Rajya Sabha failed to decide Wednesday if the Muslim Women (Protection of Rights of Marriage) Bill — which criminalises triple talaq — should be referred to a select committee. After deputy chairman P J Kurien’s order to clear the lobbies for a vote, BJP members crowded the aisles and shouted, while there was order on the Opposition benches. Kurien eventually adjourned the House for the day.
The visitors’ gallery was lined by women in burqas and the treasury benches by shouting, gesticulating ministers.
Earlier, Leader of the House Arun Jaitley used the rule book to argue that amendments moved by Anand Sharma (Congress) and Sukhendu Sekhar Roy (Trinamool) for sending the bill to a select committee were not admissible as procedure had not been followed; besides, the committee proposed by Sharma had no BJP member. “In Tuesday’s BAC (business advisory committee) meeting when the matter of referring the bill to a select committee was discussed, the government had not agreed to it. That is why BJP names were not on the list,” Roy explained after the House had been adjourned.
However, Kurien ruled that both amendments had been allowed by chairman Venkaiah Naidu.
Jaitley quoted from a Supreme Court judgment on instant triple talaq to stress the urgency of the bill. When Kapil Sibal (Congress) pointed out that Jaitley had quoted from a minority judgment and he was privy to the details as he had represented the All India Muslim Personal Law Board in the case, ministers Ravi Shankar Prasad, Piyush Goyal and Smriti Irani were on their feet. Law Minister Prasad’s voice could be heard over the din: “He represented personal law board he should not be allowed to speak on the bill as there is a conflict of interest.” Irani said: “You sit against the rights of Muslim women. With what conscience do you sit in this House?”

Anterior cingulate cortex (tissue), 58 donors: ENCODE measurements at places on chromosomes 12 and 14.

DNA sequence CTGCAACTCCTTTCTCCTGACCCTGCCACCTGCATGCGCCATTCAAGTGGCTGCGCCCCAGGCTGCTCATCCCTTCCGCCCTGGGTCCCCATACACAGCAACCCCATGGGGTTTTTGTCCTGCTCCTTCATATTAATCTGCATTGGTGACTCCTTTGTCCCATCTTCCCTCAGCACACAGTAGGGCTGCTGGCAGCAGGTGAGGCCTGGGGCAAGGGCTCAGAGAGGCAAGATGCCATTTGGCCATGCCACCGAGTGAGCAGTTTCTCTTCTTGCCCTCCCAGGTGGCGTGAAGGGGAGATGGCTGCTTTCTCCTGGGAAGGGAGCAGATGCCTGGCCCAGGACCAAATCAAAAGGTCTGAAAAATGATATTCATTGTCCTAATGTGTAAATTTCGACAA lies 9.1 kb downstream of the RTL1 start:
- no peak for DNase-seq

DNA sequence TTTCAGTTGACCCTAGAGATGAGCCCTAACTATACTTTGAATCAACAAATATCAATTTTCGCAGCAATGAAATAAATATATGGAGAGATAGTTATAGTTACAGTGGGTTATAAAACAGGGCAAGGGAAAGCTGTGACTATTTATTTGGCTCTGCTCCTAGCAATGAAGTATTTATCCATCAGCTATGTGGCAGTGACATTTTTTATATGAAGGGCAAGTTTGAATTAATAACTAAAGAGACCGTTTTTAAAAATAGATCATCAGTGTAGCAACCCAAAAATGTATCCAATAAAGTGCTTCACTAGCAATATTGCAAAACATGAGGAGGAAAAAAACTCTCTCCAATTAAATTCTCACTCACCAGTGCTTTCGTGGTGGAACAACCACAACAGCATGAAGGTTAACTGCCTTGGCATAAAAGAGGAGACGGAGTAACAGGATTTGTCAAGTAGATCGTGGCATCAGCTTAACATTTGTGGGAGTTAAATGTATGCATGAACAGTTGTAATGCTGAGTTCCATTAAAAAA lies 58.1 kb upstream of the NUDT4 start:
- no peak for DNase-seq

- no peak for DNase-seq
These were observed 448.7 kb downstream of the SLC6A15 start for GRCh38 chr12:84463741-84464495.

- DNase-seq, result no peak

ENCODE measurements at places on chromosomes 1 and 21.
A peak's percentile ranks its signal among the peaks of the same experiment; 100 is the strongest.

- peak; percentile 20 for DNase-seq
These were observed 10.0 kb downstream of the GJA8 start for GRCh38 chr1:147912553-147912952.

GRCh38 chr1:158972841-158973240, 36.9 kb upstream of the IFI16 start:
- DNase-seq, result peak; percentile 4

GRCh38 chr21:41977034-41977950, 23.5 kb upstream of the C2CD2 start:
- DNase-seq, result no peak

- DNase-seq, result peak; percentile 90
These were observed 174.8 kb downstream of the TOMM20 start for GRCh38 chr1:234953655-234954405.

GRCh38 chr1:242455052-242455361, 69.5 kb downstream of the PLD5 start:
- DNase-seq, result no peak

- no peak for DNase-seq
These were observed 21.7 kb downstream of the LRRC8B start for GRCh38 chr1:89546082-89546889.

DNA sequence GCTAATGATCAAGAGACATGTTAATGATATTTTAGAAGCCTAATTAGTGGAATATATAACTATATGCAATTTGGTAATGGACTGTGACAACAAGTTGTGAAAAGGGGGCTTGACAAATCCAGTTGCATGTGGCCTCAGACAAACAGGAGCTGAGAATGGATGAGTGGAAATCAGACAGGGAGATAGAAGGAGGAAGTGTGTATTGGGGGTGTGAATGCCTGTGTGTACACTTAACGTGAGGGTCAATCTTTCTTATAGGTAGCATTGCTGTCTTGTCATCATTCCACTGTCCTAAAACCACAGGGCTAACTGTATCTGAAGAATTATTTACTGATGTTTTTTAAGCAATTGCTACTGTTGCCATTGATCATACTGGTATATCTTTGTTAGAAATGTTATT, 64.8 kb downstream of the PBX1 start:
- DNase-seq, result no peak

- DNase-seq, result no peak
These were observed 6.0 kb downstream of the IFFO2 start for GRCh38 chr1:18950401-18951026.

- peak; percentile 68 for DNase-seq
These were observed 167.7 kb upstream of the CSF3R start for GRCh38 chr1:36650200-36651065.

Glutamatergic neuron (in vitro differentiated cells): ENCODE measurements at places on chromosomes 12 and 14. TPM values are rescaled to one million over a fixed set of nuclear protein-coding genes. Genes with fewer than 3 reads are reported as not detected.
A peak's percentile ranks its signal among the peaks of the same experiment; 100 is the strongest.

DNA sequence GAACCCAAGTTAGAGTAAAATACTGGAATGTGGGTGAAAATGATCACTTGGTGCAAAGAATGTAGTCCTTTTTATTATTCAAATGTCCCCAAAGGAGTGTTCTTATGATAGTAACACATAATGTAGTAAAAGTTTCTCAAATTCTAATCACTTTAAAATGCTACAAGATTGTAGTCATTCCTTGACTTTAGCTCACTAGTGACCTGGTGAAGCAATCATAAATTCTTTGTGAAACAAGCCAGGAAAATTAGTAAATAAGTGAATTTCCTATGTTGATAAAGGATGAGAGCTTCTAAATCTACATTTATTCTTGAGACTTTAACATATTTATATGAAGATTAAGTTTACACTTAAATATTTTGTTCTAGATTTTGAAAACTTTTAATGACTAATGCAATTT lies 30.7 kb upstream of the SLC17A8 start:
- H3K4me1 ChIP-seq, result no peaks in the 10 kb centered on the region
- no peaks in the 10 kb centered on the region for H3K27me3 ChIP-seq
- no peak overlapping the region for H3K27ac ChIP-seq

Prasad did not get an opportunity to speak on the bill. No sooner had he introduced it than Roy moved his amendment, followed by Anand Sharma. When Prasad said he had not made his speech, Leader of the Opposition Ghulam Nabi Azad said a minister can speak before introducing a bill, not after. Kurien ruled that out as a mere technicality.
Prasad began, “Mahilaon ki izzat, khwateinon ki…” but his voice was drowned. At one point he accused the Opposition of deliberately blocking the bill. Azad said the Opposition is keen that a good bill is passed, but the BJP’s anti-Dalit stance had to be highlighted. As Kurien threatened to adjourn, Azad said: “Don’t adjourn, let’s have division.” It was a full House thanks to a BJP whip and the Opposition’s determination to see a vote through — the plan was to ensure a headcount 25 more than on the Treasury benches.
His speech blocked, Prasad said: “Why is the Congress party having double standards? Does the Congress stand for the rights of women? I would like to know this.” Sharma challenged the government to bring the Women’s Reservation Bill if it is as committed to women’s welfare as it claims to be.
When the House assembled after lunch, it was adjourned after protests from BSP members who wanted business to be suspended to discuss violence against Dalits.
As Muslim women headed out of the visitors’ gallery, most refused to speak. Except one, Farzana, who said: “You saw what happened. The Opposition disrupted.” She identified herself as an “executive member” of BJP.